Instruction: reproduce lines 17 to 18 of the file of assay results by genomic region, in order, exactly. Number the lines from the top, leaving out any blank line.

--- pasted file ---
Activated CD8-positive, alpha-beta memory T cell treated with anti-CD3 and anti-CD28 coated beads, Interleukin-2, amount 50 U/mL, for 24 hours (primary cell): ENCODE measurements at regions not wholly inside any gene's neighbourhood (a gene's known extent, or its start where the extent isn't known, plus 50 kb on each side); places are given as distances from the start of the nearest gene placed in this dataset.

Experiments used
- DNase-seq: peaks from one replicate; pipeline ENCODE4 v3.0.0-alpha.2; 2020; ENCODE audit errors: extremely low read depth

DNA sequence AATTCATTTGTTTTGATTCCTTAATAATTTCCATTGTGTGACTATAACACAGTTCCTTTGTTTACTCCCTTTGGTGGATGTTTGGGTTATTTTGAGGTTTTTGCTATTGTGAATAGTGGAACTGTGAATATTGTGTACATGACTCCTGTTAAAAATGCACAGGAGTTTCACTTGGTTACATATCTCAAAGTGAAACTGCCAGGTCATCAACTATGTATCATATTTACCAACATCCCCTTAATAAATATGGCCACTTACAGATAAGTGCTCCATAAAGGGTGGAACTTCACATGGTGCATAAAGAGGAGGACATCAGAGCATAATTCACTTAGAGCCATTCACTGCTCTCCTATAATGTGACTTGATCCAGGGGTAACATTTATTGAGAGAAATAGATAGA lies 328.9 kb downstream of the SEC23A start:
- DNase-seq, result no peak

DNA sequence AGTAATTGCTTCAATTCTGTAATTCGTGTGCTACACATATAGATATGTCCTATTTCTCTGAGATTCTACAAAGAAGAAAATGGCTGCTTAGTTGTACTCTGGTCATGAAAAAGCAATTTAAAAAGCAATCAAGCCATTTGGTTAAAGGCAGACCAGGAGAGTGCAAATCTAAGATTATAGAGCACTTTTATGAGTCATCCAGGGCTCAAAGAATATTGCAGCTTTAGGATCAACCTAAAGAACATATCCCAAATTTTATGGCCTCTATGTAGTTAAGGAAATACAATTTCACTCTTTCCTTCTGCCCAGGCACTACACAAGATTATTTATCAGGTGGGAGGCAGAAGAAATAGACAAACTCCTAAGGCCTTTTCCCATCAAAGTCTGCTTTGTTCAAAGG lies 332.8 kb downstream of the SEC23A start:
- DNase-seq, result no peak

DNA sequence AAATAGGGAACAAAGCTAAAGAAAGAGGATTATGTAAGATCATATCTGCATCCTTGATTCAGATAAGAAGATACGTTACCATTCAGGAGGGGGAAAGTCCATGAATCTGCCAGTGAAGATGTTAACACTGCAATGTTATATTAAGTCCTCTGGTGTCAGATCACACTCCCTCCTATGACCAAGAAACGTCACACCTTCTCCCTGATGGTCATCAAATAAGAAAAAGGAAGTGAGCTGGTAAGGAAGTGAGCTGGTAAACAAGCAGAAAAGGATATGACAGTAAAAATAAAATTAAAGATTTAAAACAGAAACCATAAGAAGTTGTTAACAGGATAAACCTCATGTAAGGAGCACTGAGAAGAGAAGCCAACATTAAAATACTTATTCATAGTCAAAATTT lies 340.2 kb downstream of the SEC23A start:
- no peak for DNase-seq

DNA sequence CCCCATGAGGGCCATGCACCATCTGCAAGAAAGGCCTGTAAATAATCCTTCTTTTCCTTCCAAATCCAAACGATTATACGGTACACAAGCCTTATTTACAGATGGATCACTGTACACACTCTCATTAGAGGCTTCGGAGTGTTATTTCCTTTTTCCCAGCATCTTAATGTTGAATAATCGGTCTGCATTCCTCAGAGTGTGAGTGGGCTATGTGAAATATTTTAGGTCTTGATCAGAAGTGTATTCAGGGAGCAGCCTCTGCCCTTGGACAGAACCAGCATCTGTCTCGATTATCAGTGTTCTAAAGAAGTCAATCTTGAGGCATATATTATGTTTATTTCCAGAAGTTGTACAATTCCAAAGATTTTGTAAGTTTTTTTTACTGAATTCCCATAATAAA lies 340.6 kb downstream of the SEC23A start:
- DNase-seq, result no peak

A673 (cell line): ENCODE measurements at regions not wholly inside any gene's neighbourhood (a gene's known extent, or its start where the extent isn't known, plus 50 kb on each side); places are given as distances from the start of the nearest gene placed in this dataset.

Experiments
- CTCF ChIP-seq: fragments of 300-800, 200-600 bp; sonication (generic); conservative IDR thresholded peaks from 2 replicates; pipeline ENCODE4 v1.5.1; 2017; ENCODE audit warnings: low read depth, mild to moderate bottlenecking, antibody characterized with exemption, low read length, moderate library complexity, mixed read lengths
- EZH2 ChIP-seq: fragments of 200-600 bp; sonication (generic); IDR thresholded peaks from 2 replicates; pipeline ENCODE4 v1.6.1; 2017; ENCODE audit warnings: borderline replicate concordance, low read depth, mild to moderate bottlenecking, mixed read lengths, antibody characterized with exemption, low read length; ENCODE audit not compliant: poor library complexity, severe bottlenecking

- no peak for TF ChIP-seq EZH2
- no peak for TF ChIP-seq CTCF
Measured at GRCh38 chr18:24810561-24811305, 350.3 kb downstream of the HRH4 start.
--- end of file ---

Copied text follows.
- no peak for TF ChIP-seq CTCF
Measured at GRCh38 chr18:24810561-24811305, 350.3 kb downstream of the HRH4 start.